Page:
Maternity department scores significantly higher than state, regional, and national averages.
When it comes to beginning-of-life care, Martha’s Vineyard Hospital is doing it right.
According to the Center for Disease Control and Prevention (CDC), MVH posted a 98 out of 100 rating in the most recent (2015) maternity Practices in Infant Nutrition and Care (mPINC) survey. That’s significantly higher than most facilities in Massachusetts and across the country.
The mPINC survey is a national, voluntary survey that measures infant feeding practices, policies, and staff training at hospitals that provide maternity services. More than 2,650 facilities participated in the survey, reflecting an 83 percent national response rate. In Massachusetts, the average score was 87 points. As a region, New England hospitals scored an average of 88 points. The national average was 79.
"We are obviously very pleased to see these kinds of results,” said Nurse Manager Joyce Capobianco, RN, “We take beginning-of-life care very seriously at MVH and our score reflects the commitment we’ve made to serving the mothers and families who come to us for care.”
“Our ‘98’,” she said, “is an overall quality score that actually reflects seven different aspects of care including labor and delivery; postpartum feeding of breastfed infants; breastfeeding assistance and contact between the mother and her baby; discharge care; staff training; and the structural and organizational aspects of care delivery. In every one of those categories, we exceled.”
According to the CDC, mothers and infants spend a relatively short amount of time at the hospital during the birthing process, but the events that take place during that time have a lasting impact. The CDC, along with many other health-related organizations, believes that breastfeeding instruction and education should be supported throughout a woman’s pregnancy, during her hospital stay, and after she and her baby have gone home.
“There is a great deal of evidence-based research that confirms the importance of breast feeding, both for babies and their moms,” Capobianco said. “There are also a number of best practices that have been identified that help ensure what needs to take place during the birthing process actually takes place. Part of what our mPINC score represents is our understanding of, and commitment to following, those best practices.”
“And when I say ‘our’ score,” she continued, “I’m talking about our entire support team, everyone involved in the birthing process, from the doctors, midwives and nurses who are providing pre-natal care, to the anesthesiologists and OR staff not to mention the pediatricians and family-practice providers – everyone involved in the process from beginning to end.”
“The resources and care available to pregnant women on Martha’s Vineyard is nothing short of outstanding,” said CEO Joe Woodin, “and our score on the 2015 mPINC survey is, I think, a good reflection of the work that’s been going on here for a long time. Countless hours have been spent making the maternity experience here not just comfortable and beautiful – as it should be – but also educational and informative. The mothers who come here for care may only spend a few days with us, but they leave here with knowledge and understanding that will serve them and their babies for life.”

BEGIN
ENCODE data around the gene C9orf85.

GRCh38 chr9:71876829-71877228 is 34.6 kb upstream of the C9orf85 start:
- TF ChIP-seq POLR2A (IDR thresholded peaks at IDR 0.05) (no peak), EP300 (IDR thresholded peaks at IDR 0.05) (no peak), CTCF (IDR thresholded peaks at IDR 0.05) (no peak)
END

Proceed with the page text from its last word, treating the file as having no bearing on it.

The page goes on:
According to Woodin, the hospital has been working for the past several years to achieve accreditation from the World Health Organization (WHO) and the United Nations Children’s Fund (UNICEF) as a Baby Friendly Hospital. The Baby Friendly Hospital Initiative (BFHI) is a global program that recognizes birthing facilities worldwide that implement the Ten Steps to Successful Breastfeeding and the International Code of Marketing of Breast-milk Substitutes.
“We just recently completed our final BFHI survey,” Capobianco said, “and we expect to know the results of that survey by the end of the year. There is currently a huge campaign going on to make Massachusetts a ‘Baby Friendly’ state, and we would love to be ahead of the curve in that regard.”
About MVH: Martha’s Vineyard Hospital is a member of Partners HealthCare and an affiliate of Massachusetts General Hospital. This partnership allows us to provide our patients with seamless accessibility to outstanding community-based medicine as well as the most advanced specialty care in the world.
Since its incorporation in April 1921, Martha’s Vineyard Hospital has been committed to delivering high quality, compassionate medical care to each and every member of the Vineyard’s year-round and seasonal community, as well as all who visit here.